On March 11, 2017, a 61-year-old Mayawati could either lose her image of the reigning Dalit Queen or prove that her silent ground work has struck a deep chord with the public—and not just those who believe her style of governance is the only way to tackle Uttar Pradesh’s crumbling law and order situation.
With zero seats in the Lok Sabha for her party and the fact that she has been out of power for two successive terms, it will be an uphill task for Mayawati to regroup and rejuvenate her party.
However if she wins, like Donald Trump, she will prove that political analysts aren’t able to read on-ground trends and that she doesn’t need media attention or approval to win elections. She would, yet again, be a force to reckon with in both state and national politics.
It is a widely held belief that whenever the SP comes to power, the state only becomes ‘lawless’. Mayawati might strengthen security at district and sub-district levels to alleviate incidents like the 2013 Muzaffarnagar Hindu-Muslim riots.
She has also accused the BJP of communal polarization when it spread the belief that a Hindu exodus took place in Kairana, further striking a chord with the Muslims who unite to vote against the BJP.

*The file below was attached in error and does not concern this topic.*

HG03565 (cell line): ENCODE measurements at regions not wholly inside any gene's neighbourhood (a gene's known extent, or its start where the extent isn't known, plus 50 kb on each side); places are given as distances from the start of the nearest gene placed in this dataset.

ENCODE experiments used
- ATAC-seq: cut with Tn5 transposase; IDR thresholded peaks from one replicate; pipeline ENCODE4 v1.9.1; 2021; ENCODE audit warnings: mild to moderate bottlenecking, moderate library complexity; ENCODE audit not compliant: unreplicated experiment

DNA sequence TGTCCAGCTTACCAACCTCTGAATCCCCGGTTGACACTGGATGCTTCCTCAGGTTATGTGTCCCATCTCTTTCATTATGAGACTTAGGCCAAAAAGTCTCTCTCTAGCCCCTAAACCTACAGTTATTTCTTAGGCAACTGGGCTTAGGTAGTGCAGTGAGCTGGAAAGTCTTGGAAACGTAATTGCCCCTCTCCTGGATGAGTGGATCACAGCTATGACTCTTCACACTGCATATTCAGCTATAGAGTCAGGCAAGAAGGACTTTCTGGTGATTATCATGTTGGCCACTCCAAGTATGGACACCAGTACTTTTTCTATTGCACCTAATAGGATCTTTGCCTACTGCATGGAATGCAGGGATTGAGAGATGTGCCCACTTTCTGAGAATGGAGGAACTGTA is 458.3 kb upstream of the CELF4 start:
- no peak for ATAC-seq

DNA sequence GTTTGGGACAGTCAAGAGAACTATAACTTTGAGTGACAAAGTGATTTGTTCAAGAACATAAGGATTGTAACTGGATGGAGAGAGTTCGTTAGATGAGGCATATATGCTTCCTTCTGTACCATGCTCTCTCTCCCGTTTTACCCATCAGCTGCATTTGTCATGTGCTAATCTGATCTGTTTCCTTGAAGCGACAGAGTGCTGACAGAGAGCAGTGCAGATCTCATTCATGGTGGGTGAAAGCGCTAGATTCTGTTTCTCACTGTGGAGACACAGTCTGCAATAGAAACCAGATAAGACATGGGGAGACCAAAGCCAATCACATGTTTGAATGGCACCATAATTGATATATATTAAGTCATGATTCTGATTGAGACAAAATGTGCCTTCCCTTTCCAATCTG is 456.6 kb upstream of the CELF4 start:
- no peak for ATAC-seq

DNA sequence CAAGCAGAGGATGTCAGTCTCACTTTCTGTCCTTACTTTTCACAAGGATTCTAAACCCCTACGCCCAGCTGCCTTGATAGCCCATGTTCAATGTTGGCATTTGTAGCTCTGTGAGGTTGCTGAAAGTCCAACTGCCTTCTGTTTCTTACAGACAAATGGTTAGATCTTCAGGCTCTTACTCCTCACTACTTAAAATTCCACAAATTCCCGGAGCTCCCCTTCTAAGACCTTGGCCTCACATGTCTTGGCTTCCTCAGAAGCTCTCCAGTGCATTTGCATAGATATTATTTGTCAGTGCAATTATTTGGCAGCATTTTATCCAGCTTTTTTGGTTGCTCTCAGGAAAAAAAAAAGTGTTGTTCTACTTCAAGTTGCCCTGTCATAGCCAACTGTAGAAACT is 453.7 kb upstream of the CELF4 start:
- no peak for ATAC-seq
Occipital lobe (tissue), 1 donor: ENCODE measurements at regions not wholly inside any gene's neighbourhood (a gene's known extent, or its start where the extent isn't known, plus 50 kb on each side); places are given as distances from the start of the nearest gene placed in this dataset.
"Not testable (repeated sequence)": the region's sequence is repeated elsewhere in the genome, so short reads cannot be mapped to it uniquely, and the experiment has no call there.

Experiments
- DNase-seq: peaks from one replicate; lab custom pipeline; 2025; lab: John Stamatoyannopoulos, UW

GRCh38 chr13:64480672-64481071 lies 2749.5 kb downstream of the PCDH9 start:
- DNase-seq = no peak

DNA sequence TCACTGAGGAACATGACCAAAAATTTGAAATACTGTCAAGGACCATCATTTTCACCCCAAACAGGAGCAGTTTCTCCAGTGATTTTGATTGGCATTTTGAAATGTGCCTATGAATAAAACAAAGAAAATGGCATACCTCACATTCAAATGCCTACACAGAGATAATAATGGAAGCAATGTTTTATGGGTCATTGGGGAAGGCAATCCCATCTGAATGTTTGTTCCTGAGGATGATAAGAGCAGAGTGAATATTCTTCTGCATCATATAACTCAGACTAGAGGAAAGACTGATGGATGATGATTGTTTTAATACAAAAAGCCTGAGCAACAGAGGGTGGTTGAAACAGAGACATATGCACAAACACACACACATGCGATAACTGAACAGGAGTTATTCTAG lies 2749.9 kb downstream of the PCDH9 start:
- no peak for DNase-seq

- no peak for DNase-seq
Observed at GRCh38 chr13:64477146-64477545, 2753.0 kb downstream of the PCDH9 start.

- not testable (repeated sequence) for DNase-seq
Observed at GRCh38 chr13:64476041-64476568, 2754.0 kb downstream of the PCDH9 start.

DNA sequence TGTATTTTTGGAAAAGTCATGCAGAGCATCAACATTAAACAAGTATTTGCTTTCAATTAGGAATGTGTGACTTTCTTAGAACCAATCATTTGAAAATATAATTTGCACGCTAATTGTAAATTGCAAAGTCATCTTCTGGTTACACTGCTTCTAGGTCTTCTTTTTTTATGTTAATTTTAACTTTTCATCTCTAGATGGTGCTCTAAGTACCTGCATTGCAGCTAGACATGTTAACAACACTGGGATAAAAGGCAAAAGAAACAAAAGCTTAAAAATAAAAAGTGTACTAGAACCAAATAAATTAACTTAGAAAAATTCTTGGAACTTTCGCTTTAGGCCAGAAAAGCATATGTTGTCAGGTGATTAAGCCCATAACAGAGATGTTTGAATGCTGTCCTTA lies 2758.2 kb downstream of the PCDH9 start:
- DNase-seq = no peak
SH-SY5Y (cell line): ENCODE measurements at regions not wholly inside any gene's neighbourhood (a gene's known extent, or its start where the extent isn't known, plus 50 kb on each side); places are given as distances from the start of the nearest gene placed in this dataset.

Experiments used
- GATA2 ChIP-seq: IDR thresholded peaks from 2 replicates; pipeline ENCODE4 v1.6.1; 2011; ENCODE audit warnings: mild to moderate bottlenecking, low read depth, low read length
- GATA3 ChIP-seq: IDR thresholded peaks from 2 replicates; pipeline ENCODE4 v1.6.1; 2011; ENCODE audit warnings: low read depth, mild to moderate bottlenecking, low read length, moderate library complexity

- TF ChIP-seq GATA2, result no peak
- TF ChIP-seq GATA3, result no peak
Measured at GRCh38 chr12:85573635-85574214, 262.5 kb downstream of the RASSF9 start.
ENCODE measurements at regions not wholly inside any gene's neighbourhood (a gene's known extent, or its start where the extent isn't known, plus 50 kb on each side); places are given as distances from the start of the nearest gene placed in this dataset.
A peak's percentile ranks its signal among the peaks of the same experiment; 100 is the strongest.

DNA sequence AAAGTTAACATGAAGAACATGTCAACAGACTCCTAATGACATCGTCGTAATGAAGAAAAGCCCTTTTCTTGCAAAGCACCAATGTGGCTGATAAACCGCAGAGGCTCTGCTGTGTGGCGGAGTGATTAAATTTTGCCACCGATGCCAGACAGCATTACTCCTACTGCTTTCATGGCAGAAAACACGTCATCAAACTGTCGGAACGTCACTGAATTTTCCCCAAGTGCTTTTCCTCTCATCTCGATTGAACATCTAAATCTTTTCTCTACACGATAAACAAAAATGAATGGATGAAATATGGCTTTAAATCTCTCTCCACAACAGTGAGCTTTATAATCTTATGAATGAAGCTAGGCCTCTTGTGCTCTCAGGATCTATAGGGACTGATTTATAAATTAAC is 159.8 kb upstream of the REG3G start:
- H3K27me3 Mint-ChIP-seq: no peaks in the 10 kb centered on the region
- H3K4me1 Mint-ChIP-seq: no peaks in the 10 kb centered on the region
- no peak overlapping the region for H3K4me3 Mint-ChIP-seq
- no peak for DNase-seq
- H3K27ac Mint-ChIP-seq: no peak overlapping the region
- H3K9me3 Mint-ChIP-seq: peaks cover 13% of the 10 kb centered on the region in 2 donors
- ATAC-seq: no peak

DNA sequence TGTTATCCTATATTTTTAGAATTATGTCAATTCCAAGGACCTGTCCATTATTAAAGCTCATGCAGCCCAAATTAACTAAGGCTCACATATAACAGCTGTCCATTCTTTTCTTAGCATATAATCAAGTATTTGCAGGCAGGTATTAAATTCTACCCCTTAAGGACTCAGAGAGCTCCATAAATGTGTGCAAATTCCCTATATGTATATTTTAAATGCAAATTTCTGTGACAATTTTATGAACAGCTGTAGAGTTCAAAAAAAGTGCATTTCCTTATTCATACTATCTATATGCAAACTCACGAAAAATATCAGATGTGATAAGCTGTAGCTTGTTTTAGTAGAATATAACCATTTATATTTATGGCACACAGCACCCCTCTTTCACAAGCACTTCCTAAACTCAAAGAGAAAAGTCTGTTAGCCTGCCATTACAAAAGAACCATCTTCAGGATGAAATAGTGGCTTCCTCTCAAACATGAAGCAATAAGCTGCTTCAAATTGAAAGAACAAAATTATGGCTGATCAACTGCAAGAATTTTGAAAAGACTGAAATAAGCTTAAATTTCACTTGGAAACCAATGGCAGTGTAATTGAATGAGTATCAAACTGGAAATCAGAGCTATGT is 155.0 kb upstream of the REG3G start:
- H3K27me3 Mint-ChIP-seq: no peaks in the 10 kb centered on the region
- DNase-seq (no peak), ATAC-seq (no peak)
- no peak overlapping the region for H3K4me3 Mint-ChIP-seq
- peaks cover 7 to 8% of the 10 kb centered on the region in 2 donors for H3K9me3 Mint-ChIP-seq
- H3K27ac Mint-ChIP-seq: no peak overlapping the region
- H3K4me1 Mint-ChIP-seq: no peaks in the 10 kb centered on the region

The 3.5 crore Muslim voters in UP have had a powerful impact. The general assumption is that Muslims are wary of the Samajwadi Party after the Muzaffarnagar riots. Taking advantage of the situation, Mayawati tried to break the Muslim-Yadav nexus through a show of brotherhood to Muslims by giving tickets to 97 Muslim candidates.
Muslims also play a vital role in determining the electoral outcome in 38 districts and 27 parliamentary seats within Uttar Pradesh. For 200 seats in the UP Assembly elections, there are more than 10 percent Muslim voters and for 125 Assembly seats, there are more than 20 percent Muslim candidates.
A total of 55 candidates in 2007 and another 63 in 2012 made it to the Vidhan Sabha. While the BJP employed tactics to make the Muslim vote irrelevant, a possible Mayawati victory will indicate that Muslim support strengthened her position as a national leader.
One of the reasons for her 2012 defeat was her wasteful spending of public funds on parks and statues that made her symbolic presence permanent. A victory in 2017 would mean that in public memory, corruption and anarchy that has taken shape under the Samjwadi Party rule holds more prominence.
In January, the RSS spokesperson Manmohan Vaidya said that “if reservation continues, it could lead to separatism in the society”.
Already accusing the ‘Baniya-Brahmin’ party of casteism, Mayawati’s victory could lead to a further concentration of the Dalits who will now feel guarded against any national policy that could potentially affect them negatively.
In fact, Mayawati requesting reservation on an economic basis even for the upper caste will earn her the support of the poor who may have also suffered during the time of demonetization; thus a win-win.
Published Date: Mar 10, 2017 07:35 AM | Updated Date: Mar 10, 2017 07:47 AM